Ink and Iron Tattoo Parlour
1505 Adams St., Toledo.
Ink and Iron Tattoo Parlour is a tattoo shop comprising 10 tattooers from all different walks of life. This shop has one goal: a client experience that is art-centric in a safe and friendly atmosphere. When people are more concerned with the money in their pocket than they are being a service, they bastardize something truly special. Tattooing has been beyond influential in the life of Mike (Panda) Klein, owner of Ink and Iron Tattoo Parlour.
In 2014 Ink and Iron Tattoo Parlour was founded. Klein, who has been tattooing since 2008, found his passion – the world of tattoos. It was truly a revelation, Klein said. “Finding something that you truly love will force you to run towards it feverishly.” His team of tattooers have come together like a rag team of Bad News Bears proportions. The styles of tattooing this shop produces truly take you on a journey from neotraditional to black and gray realism.
Located in the heart of the Uptown District on Adams Street, I&I’s crew truly found a network of like minded individuals who have helped all feel welcome. If you are interested in getting tattooed by a group of pop-culture loving, friendly, sarcastic, wild group of artfully minded nerds, Ink and Iron is definitely the place for you. Tattoos are truly a gift that last a lifetime but a great experience with this crew will help to mold friendship and camaraderie with your artist!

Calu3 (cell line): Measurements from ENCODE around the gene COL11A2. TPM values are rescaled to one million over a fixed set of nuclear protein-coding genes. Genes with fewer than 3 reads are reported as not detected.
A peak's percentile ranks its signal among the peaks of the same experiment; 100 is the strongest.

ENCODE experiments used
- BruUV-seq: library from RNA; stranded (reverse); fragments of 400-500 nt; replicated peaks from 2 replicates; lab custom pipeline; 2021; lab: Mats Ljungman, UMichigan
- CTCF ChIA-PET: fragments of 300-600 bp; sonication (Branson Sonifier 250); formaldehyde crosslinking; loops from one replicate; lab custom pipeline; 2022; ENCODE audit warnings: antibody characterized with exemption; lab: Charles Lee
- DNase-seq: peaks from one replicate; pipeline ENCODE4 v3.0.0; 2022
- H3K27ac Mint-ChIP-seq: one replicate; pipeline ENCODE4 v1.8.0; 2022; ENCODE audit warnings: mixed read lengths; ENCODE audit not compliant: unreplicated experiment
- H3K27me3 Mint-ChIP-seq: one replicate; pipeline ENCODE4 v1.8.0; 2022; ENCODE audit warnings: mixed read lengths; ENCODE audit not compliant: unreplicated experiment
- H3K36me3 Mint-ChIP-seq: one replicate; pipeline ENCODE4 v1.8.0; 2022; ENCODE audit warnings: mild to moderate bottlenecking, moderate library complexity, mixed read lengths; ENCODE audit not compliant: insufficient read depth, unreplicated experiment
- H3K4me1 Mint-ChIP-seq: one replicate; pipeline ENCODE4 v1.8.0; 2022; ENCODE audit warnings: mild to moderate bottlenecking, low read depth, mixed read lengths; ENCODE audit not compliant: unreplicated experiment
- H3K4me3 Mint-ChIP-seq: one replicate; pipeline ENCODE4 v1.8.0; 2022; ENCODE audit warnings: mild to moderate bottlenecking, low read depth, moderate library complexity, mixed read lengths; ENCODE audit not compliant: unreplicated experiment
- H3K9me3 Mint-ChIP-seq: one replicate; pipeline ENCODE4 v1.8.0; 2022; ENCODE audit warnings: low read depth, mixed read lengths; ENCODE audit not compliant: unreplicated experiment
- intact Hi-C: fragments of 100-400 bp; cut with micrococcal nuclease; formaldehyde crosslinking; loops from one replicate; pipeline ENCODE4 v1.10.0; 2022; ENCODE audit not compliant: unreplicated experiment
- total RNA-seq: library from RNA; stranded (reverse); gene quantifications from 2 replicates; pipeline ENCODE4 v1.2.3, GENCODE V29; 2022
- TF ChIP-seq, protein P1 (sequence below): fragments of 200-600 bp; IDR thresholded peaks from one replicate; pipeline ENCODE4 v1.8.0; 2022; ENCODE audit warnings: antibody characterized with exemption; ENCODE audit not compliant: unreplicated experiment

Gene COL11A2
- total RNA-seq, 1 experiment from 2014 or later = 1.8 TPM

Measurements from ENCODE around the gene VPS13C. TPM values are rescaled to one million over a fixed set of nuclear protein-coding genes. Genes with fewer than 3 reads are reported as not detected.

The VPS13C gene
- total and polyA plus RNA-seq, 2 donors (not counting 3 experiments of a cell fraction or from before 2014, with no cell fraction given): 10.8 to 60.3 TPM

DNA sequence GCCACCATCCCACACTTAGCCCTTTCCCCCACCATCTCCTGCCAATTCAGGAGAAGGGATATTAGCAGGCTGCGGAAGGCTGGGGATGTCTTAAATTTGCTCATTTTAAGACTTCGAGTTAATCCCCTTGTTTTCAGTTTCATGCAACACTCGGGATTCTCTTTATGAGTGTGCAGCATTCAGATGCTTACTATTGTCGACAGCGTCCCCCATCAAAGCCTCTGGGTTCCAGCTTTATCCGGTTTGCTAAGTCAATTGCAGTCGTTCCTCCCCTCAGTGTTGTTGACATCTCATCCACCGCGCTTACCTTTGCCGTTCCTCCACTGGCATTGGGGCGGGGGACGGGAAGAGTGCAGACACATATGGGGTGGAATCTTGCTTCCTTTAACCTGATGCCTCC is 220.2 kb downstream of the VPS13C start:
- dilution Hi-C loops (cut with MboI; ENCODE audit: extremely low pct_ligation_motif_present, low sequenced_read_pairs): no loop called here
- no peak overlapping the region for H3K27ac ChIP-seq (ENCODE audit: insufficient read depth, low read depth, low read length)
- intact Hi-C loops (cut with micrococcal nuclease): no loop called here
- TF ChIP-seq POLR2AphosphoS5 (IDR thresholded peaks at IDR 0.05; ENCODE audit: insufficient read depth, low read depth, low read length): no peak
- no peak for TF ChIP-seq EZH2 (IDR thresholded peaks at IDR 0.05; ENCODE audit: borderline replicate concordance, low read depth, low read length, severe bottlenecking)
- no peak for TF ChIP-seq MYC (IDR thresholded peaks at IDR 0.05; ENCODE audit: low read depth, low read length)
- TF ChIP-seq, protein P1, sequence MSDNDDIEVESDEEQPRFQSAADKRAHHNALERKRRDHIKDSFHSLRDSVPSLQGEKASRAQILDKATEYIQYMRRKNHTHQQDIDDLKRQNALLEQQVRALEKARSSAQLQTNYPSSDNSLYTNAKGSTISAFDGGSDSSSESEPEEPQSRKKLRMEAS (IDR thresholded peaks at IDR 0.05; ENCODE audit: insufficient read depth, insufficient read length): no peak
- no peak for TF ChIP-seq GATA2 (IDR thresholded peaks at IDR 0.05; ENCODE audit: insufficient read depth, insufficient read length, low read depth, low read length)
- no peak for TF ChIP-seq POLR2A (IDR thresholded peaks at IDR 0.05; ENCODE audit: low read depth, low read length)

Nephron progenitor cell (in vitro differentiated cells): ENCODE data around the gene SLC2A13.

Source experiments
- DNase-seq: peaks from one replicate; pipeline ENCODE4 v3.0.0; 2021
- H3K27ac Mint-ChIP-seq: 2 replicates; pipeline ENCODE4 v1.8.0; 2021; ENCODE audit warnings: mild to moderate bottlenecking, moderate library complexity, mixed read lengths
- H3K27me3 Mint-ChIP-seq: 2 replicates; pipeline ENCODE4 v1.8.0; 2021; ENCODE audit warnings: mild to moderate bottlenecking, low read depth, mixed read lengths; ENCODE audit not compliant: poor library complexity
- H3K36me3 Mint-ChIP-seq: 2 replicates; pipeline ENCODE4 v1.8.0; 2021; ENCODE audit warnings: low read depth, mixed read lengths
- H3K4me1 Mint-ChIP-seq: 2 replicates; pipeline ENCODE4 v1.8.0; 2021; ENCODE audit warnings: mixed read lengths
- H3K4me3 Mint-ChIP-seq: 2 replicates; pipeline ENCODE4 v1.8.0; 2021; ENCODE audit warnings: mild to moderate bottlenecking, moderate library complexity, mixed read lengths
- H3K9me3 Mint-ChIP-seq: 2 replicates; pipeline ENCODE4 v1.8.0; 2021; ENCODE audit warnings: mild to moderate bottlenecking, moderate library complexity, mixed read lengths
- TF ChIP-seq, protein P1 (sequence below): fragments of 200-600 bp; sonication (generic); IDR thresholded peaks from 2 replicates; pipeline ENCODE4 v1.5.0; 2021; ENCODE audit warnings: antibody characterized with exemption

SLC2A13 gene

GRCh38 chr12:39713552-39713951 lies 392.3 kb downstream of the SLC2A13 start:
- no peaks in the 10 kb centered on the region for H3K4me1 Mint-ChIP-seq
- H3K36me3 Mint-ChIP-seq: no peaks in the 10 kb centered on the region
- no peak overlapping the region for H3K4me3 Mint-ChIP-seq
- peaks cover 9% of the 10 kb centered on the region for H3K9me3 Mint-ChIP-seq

What is your ideal type of client?
Ink and Iron prides itself on custom art, our ideal client is someone that allows the artists here to create.
What kinds of art do you prefer working on?
I speak on behalf of the entire staff when I say we all are art nerds. We enjoy the creative process. So there isn’t a medium that one of us doesn’t have the ability of fumbling our way through.
Do you create most designs yourself?
We are a custom shop. So, primarily that is where we get to shine. Ferraris can drive 5 mph but they are meant to drive fast. If you want a dope tattoo you should let your artist drive fast. It’s not that we are going to be grumpy if we have to drive 5 mph. It is just not what we are designed for.
What is your most meaningful tattoo?
In 2018 I went to Colorado and got tattooed by a buddy of mine. My full back shoulder blades to the top of my thighs. After I came home from Colorado about a month and a half later I found out that I had cancer. I had no previous symptoms. But because my lymph nodes were battling cancer, the additional stress to them of dealing with the tattoo pigment caused them to increase in size. Had I not gotten tattooed, I might not be here to talk about it. I was stage 3, I had it in my armpit chest and diaphragm.
How did you get into this field?
Most of us went the traditional tattooer route of an apprenticeship to then being released. Everyone’s story is a little different in the length of time from apprentice to artist. But the diversity in our experiences make us a well rounded shop.
What qualities unite tattoo artists?
Tattooing isn’t proprietary to one artist, one shop, one theology. I think the tattoo artists that can let their egos fall and just create for the sake of creation. Artists in general find camaraderie in that space.